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Briana blows smoke bubbles while Jewell watches
Briana blows smoke bubbles while Jewell watches
The sphinx looks on

I knew I was right. That this would be an interesting place. It’s down a passageway off Fifth, just before University in Hillcrest.

I was heading for Kous Kous, the Moroccan eatery up around Fourth and University. But, many a slip ’twixt cup and lip: I just have to head in through the wrought-iron gateway, pass some stairs with flower pots hanging all the way up, weave through a narrow tunnel and out into a little courtyard strewn with red bougainvillea. Think: oversized Alice. After the pill. Wonderland.

You look left and there’s a door.

“Excalibur Hookah Lounge,” reads the sign.

This I have to see. I come in to an orange, brown, funny-shaped room with shelves of wine on the left and a dozen of the bottles opened and corked. A gold sphinx sits crouching on a low table, and an older guy smoking a shisha sits next to it. He’s watching an Arabic television talk show on a big flat screen.

I head for a faux marble counter and hoist myself aboard a stool.

“Excalibur?”

I’m asking the young guy who’s filling the reservoir base of a hookah with…ice cubes?

“No,” he says. “We’re the Royal Hookah and Cigar Lounge. We just haven’t changed the name above the door.”

Now he’s pouring in — wow — red wine? He brings it over to a kind of servery where dozens of hookah pipes hang. He screws one onto it, then takes a gouged-out pineapple-half and loads that with pineapple chunks, then tobacco — think he says it’s mint-flavored — over the top, wraps it all with foil and then starts poking holes through the foil.

“Uh, do you have food?”

The hummus plate

“Food?” he says, like food is a new idea. “Yes, we have beef or chicken burgers, Philly steak sandwiches, or hummus and pita bread. And a sampler plate that includes baba ghanoush — eggplant — hummus, nuts, crackers, a bit of everything.”

As he speaks, he’s yanking green sheafs out of the top of the pineapple, sticking toothpicks through them and into the sides of the hookah’s pineapple “bowl,” so they point up like four green flags. He also puts four burning disks of charcoal on the foil, places a mouthpiece on the tube, and starts sucking smoke to get the whole thing underway.

“How much will that cost?” I ask.

“Thirty dollars, but it will last two, three hours with a free refresh, and people are going to share it,” he says.

“And that’s wine in the base?”

“That’s red wine.”

Turns out you can put anything down there to flavor the smoke as you suck it through. Fruit juices, orange soda, margarita mix, grenadine syrup, or to make the smoke come up really cool, frozen fruit, popsicles, or naked ice. And that’s as well as what you’re putting in up top.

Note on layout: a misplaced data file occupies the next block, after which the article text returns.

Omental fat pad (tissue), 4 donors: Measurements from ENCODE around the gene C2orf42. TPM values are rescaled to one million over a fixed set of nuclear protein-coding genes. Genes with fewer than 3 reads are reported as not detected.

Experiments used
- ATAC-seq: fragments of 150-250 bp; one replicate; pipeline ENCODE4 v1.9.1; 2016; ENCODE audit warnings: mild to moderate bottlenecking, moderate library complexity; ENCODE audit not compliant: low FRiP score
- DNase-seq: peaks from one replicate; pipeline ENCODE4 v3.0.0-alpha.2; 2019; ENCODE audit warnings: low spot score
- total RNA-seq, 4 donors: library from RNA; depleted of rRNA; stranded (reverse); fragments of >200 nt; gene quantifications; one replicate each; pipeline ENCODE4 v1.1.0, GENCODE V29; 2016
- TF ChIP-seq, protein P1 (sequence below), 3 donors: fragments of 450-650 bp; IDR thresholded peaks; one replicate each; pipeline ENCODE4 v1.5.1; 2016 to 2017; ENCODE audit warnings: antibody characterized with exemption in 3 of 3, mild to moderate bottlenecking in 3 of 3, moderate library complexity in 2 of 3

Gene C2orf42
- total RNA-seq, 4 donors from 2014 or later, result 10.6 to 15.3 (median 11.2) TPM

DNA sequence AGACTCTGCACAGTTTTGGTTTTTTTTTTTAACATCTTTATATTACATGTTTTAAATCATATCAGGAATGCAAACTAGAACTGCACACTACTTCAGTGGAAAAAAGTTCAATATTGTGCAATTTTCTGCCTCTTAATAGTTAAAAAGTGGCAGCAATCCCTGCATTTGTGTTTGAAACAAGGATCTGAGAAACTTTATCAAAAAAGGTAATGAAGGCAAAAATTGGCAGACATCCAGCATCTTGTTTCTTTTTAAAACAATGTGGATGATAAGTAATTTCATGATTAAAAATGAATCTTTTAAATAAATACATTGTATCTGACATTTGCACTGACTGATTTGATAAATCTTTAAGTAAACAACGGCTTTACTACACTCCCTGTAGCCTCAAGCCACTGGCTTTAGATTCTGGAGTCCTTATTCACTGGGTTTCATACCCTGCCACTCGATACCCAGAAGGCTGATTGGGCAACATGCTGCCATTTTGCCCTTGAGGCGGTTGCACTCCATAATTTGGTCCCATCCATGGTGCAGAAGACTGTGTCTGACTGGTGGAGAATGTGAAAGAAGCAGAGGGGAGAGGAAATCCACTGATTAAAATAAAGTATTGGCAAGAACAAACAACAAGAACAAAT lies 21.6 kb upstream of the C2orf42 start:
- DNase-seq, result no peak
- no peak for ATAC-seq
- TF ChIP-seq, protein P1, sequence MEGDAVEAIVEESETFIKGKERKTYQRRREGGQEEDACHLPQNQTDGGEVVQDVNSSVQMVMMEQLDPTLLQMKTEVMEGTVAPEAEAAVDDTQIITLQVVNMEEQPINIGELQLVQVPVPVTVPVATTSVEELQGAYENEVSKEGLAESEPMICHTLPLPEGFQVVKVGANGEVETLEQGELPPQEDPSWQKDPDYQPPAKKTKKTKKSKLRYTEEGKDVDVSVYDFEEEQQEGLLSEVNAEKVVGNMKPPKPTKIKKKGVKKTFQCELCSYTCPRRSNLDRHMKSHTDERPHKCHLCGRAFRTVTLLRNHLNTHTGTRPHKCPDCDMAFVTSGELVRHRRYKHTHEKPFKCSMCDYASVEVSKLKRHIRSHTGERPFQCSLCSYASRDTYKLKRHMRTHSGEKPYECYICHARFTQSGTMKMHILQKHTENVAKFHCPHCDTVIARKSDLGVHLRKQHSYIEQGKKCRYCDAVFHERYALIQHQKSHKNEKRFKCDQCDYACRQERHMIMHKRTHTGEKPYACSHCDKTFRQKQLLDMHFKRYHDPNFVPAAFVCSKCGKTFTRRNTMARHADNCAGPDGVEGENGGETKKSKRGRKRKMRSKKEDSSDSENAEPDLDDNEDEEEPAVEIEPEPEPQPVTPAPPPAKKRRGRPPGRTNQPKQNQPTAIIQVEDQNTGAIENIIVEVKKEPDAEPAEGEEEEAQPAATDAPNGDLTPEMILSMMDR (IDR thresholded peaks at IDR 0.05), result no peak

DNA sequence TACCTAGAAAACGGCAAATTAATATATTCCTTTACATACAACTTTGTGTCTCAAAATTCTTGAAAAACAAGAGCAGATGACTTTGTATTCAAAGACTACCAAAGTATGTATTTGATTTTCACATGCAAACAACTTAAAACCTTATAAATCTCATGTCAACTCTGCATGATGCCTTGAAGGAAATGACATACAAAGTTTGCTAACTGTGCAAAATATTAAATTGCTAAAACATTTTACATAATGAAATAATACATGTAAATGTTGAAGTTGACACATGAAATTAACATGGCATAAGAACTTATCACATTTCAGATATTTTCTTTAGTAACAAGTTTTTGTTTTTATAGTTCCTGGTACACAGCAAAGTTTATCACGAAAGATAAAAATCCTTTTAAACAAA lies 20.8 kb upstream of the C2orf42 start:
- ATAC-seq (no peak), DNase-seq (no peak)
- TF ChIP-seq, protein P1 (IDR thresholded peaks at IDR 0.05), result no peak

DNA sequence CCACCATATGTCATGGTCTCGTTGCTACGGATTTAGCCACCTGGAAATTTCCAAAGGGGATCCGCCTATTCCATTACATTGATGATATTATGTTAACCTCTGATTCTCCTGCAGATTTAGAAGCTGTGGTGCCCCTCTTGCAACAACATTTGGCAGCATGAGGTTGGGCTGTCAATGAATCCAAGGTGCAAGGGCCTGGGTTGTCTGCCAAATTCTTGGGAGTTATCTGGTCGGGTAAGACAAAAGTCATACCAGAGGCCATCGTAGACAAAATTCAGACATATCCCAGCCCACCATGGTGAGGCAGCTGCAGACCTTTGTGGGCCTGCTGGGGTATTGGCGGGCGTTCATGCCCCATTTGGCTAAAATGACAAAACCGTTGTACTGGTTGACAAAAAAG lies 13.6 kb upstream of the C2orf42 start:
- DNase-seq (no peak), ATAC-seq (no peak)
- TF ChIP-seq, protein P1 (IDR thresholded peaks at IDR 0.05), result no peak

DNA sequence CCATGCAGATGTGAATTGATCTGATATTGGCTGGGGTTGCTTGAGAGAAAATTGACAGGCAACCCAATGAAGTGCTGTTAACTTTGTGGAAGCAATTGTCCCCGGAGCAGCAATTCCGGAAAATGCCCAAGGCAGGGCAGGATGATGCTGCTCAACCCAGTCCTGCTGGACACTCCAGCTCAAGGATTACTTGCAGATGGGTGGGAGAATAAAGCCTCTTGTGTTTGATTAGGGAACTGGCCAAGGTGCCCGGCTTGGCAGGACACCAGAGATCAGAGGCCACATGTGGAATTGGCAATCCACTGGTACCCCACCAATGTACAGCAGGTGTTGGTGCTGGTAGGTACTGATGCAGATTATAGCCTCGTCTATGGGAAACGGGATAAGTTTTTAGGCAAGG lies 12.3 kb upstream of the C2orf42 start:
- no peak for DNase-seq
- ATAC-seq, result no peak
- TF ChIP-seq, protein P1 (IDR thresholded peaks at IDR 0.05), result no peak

All sounds too exotic, but no way I’m going to order a shisha right now. Want to send food down into my gut, not smoke.

The guy, Asser, says the Philly steak sandwiches go for $6; hummus and pita bread, $6; the burgers — beef or chicken — with chips, $5. The sampler plate costs $14.

He delivers the wine/pineapple hookah into a room that I hadn’t noticed. Have to follow. Lordy. Luxurious, low-light room with wine-colored walls dotted with carved Moroccan street scenes. Couples and groups lounge, talk, hubble-bubble away, sometimes get real close.

“Can you eat in there?” I ask Asser.

Asser cranks up the pineapple...and exhales.

“Wherever you want,” he says. “Here, there, out on the patio.”

So, I ask for the $5 beef burger, a $6 plate of hummus, and a $2 bottle of Perrier. Just sounds cool. Asser reaches into a freezer and hauls out a pre-packaged frozen bacon burger, puts it in the microwave, adds chips and a couple of pickles and, voilà, instant burger.

The meat looks, well, microwaved, not grilled, and the bacon on top is a micro-shaved sliver that doesn’t look really crisp. I mean, taste is okay, there’s plenty of it, and it has a sesame seed bun, but you sure think Greyhound depot machine burger more than a seared Burger Lounge slab.

Okay, hummus looks great. Comes in a brown ceramic saucer, has paprika on top. The pita bread is microwaved, too, but is firm and flavorful. Especially after you squeeze a bit of lime on top. And I get an idea: if you drag the burger through the hummus, it actually starts to taste interesting.

All the while, Asser is preparing pipes and we’re talking. “I’m Egyptian. My father is a doctor. I studied engineering at university in Cairo,” he says. “But we went through the revolution. I was out every day with my friends in Tahrir Square, demonstrating for democracy. We were sick of hunger and the government keeping all the money. The Suez Canal earns $3 billion a year! What happens to that? We kicked Mubarak out. But there was no joy because so many people were killed or sent to prison and tortured....

“This place is old-fashioned, like a Cairo café. We don’t do loud music and DJs. Hookah-smoking is traditionally for conversation, for friends taking time together. We added food so they wouldn’t have to go and find take-out.”

I end up talking to the two gals who have the pineapple hookah. Briana and Jewell. Briana is creating huge smoke bubbles. Magic! They give me a couple of puffs. Can taste the wine, but still end up coughing and spoiling the atmosphere.

So, yeah, burgers? Meh. Hummus? Good. Atmos? Great. Conversation? I’d come back for that any day.


Place

Royal Hookah and Cigar Lounge

3858 Fifth Avenue, San Diego

  • Prices: Beef or chicken burger, $5; Philly steak sandwich, $6; hummus, pita bread, $6; baba ghanoush, $6; sampler plate, $14
  • Hours: 5 p.m.–12 a.m., Sunday to Thursday; till 2 a.m., Friday and Saturday
  • Happy hour: 5 p.m.–8 p.m. daily
  • Buses: 1, 3, 10, 11, 83, 120
  • Nearest bus stops: Fifth and University (1, 3, 10, 11, 83, 120 northbound; 10, 83 westbound), Fourth and University (1, 3, 11, 120 southbound)